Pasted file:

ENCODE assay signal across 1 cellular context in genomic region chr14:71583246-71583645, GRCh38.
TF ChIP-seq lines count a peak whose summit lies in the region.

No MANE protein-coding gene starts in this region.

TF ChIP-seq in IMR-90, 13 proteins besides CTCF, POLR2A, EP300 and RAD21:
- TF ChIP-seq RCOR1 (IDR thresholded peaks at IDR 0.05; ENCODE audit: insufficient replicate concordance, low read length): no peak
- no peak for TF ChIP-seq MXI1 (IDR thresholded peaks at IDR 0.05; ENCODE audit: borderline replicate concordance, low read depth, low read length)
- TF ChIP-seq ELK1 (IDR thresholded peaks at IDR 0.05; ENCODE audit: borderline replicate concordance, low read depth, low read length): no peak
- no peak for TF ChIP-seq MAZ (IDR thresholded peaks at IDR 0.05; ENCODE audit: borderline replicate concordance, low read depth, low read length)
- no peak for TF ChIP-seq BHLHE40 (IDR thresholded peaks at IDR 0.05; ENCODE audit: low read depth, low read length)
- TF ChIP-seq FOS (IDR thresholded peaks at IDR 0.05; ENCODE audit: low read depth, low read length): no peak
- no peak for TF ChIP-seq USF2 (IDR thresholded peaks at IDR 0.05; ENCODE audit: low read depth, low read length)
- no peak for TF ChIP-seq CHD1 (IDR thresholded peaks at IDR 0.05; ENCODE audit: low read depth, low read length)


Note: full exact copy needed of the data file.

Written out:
ENCODE assay signal across 1 cellular context in genomic region chr14:71583246-71583645, GRCh38.
TF ChIP-seq lines count a peak whose summit lies in the region.

No MANE protein-coding gene starts in this region.

TF ChIP-seq in IMR-90, 13 proteins besides CTCF, POLR2A, EP300 and RAD21:
- TF ChIP-seq RCOR1 (IDR thresholded peaks at IDR 0.05; ENCODE audit: insufficient replicate concordance, low read length): no peak
- no peak for TF ChIP-seq MXI1 (IDR thresholded peaks at IDR 0.05; ENCODE audit: borderline replicate concordance, low read depth, low read length)
- TF ChIP-seq ELK1 (IDR thresholded peaks at IDR 0.05; ENCODE audit: borderline replicate concordance, low read depth, low read length): no peak
- no peak for TF ChIP-seq MAZ (IDR thresholded peaks at IDR 0.05; ENCODE audit: borderline replicate concordance, low read depth, low read length)
- no peak for TF ChIP-seq BHLHE40 (IDR thresholded peaks at IDR 0.05; ENCODE audit: low read depth, low read length)
- TF ChIP-seq FOS (IDR thresholded peaks at IDR 0.05; ENCODE audit: low read depth, low read length): no peak
- no peak for TF ChIP-seq USF2 (IDR thresholded peaks at IDR 0.05; ENCODE audit: low read depth, low read length)
- no peak for TF ChIP-seq CHD1 (IDR thresholded peaks at IDR 0.05; ENCODE audit: low read depth, low read length)